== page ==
Professor Henri Vial
Dynamique des Interactions Membranaires Normales et Pathologiques
CNRS UMR 5235
Universite Montpellier II, case 107
Place Eugene Bataillon
F-34095 Montpellier Cedex 05 - France
Tel: +33 467 143 745
Fax: +33 467 144 286
Our research is dedicated to membrane biogenesis and lipid metabolism that are major and essential for the differentiation and development of Apicomplexa parasites Plasmodium and Toxoplasma in their host. More recently our interest also extended to the analysis of phosphoinositides and their function in Plasmodium biology. The lab has thus developed an international reputation in malaria biochemistry and cell biology
Our programs are geared towards the functional characterization of molecular and cellular events that lead to membrane biogenesis during the development of Plasmodium parasites within host cells. The objectives are to characterize processes and to identify original features in these biological processes in comparison with mammalian cells. We have performed the functional analysis of the malarial lipid metabolism and phospholipid signaling using genetic and chemical manipulations. In addition we decipher the transcriptome and the metabolome linked to this metabolism to reveal the underlying regulatory networks in Plasmodium.
As a consequence of our fundamental studies on lipid functions in Plasmodium, we have established new concepts for the development of new pharmacological approaches for antiparasitic drugs (discovery, development and mechanism of action). We design compounds that disturb the acquisition machinery and thus prevent parasite multiplication in the host. We have proposed a clinical candidate named Albitiazolium. This drug belongs to an exciting new class of antimalarials and is developed by Sanofi, currently in phase 2 clinical trials.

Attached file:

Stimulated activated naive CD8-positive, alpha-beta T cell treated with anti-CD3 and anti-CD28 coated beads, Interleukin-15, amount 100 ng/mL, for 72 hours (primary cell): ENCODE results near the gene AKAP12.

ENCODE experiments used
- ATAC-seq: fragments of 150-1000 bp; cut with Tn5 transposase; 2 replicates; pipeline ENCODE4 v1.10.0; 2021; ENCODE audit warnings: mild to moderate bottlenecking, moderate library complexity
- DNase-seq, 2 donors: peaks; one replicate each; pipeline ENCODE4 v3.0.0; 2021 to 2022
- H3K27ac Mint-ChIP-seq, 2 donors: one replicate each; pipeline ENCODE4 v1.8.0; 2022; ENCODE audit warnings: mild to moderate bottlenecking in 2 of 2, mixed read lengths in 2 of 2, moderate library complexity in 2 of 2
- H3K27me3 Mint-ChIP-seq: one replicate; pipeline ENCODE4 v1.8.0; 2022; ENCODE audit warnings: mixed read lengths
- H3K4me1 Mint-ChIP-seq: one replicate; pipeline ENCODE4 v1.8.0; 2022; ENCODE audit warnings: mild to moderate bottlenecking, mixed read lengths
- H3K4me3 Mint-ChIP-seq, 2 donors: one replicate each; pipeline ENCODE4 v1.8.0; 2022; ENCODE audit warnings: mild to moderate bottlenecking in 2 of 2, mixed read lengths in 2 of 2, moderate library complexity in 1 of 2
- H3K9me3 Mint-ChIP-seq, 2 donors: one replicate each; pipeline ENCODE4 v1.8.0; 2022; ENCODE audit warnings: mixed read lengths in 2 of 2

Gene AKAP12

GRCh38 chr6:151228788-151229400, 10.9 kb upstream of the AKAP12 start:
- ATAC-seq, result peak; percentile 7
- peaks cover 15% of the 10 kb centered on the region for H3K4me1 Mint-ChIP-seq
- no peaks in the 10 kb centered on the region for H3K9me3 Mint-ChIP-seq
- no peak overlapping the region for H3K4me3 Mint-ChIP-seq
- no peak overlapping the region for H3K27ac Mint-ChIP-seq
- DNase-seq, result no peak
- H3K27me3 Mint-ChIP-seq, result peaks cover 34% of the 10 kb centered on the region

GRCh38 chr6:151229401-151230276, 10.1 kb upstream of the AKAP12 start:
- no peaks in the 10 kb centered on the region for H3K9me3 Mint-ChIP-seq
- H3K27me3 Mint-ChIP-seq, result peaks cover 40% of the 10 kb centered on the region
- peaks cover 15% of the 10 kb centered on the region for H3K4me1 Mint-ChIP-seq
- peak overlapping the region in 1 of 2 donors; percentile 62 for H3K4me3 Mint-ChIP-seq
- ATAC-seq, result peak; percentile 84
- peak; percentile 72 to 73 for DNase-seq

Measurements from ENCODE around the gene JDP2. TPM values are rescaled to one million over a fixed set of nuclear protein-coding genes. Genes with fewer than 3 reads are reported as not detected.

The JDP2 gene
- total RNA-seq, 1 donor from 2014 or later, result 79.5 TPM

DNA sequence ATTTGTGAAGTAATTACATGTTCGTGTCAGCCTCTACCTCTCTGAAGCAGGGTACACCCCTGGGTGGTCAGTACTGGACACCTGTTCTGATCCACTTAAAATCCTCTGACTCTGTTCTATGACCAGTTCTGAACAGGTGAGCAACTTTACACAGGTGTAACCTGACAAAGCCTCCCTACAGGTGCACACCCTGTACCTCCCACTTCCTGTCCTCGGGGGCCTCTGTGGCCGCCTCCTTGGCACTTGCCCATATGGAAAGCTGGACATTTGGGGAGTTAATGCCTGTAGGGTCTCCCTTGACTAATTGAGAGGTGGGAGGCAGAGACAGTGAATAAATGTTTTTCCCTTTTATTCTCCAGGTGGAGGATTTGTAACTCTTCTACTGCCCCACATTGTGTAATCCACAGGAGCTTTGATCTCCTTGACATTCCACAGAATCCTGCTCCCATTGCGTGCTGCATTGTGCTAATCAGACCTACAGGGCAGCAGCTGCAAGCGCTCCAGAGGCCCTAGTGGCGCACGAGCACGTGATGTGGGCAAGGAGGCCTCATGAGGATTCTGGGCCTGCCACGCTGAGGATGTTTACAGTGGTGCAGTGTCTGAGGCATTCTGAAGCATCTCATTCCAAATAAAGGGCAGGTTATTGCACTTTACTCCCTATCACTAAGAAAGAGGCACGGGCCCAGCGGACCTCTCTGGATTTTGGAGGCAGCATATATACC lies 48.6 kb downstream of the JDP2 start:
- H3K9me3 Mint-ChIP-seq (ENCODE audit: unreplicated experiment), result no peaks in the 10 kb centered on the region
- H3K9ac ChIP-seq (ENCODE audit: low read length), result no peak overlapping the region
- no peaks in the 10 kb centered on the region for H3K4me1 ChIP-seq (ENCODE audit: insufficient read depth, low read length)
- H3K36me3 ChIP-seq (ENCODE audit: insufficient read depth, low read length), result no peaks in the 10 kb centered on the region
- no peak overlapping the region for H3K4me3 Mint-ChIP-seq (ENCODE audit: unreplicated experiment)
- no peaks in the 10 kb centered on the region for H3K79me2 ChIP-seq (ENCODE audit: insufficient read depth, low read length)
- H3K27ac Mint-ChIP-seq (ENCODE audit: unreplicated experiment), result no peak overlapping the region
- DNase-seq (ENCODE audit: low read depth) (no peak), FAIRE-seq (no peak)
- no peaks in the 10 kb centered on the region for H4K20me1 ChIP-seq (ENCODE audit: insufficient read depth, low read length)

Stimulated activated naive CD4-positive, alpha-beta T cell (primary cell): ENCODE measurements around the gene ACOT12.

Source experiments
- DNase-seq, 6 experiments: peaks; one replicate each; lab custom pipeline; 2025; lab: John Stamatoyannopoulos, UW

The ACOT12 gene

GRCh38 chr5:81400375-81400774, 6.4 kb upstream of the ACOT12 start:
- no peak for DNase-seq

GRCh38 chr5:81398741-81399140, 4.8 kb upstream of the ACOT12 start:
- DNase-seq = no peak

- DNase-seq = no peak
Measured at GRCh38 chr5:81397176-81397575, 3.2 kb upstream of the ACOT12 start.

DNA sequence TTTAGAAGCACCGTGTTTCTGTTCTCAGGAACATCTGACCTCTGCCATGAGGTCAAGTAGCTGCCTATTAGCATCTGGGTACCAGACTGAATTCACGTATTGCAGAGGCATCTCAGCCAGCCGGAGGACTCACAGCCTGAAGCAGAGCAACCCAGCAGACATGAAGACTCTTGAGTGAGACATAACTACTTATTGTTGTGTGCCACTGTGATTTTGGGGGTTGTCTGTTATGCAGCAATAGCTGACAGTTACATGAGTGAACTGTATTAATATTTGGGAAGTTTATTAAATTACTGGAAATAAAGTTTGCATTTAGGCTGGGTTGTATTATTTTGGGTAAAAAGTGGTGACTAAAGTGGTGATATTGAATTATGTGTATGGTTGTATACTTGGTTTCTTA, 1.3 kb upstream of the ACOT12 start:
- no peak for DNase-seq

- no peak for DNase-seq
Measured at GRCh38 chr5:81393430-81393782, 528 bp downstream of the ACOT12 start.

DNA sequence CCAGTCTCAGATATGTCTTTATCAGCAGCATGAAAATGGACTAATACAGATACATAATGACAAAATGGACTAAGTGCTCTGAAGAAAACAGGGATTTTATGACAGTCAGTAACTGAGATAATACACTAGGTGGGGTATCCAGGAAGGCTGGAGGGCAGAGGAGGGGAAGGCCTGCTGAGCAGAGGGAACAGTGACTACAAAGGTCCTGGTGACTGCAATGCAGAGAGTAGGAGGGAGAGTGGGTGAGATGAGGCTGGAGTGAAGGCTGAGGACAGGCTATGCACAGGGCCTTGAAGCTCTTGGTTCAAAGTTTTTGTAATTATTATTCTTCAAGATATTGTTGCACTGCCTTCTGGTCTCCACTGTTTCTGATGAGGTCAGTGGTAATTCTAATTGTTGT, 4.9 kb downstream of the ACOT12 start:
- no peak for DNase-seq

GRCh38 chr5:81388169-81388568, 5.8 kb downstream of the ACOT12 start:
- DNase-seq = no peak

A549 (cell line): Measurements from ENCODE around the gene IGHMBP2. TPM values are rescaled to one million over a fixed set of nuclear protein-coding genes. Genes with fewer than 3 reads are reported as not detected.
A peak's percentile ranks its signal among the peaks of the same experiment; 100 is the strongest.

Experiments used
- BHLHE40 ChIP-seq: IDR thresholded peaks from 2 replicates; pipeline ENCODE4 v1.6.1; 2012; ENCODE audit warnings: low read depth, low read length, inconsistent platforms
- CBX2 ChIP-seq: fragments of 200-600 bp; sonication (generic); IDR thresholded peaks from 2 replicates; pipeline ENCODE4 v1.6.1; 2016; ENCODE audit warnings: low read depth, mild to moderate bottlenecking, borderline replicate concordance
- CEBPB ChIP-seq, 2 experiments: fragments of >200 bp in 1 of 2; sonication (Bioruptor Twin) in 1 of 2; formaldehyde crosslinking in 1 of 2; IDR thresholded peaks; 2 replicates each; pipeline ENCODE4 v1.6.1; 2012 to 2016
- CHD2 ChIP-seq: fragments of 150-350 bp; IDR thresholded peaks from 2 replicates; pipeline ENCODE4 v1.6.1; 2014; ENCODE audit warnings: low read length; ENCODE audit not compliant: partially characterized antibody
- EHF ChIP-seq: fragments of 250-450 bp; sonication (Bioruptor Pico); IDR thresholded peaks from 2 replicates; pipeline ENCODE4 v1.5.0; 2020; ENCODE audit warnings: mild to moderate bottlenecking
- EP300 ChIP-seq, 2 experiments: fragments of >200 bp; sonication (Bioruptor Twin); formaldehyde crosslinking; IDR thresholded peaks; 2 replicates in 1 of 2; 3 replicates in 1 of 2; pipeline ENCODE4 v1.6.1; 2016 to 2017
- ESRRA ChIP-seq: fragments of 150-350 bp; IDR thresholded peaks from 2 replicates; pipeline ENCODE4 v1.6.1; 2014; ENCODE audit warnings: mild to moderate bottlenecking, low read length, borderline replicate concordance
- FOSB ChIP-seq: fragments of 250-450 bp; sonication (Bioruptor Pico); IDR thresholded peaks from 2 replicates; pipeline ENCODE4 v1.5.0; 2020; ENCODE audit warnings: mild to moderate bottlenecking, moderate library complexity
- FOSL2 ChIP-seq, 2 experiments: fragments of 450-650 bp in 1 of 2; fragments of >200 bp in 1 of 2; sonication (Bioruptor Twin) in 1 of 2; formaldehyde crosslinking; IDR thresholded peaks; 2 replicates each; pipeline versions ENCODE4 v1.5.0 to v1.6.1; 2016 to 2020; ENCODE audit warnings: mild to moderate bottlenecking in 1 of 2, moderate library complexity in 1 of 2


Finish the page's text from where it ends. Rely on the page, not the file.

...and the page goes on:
We now wish to capitalise on our diverse and complementary strengths to elucidate the regulation of the Plasmodium lipid metabolism network and to characterize additional antimalarial targets. The goal is to build a robust set of experimental data which will be used to feed the computational biology platform. Mathematic modeling based on quantitative data will allow building comprehensive networking of metabolic pathways, to understand nodes of regulation and homeostasis along the cell cycle or in response to parasite environment (nutrients or pharmacological effectors) (Ovidiu Radulescu). Ultimately, this will reveal the physiological state of the parasite cell and will identify metabolic reactions of vital importance.
Our programmes are performed by a consortium of academic laboratories through a multidisciplinary and complementary partnership, involving experts in parasitology, molecular biology, biochemistry, system biology, medicinal chemistry, pharmacology. Our team is part of many European partnerships (e.g. the Network of Excellence EviMalar) and has coordinated a multisite European Marie Curie network for training of PhD students. Additionally, the current programmes benefit from industry links for the development and registration of antimalarial drugs.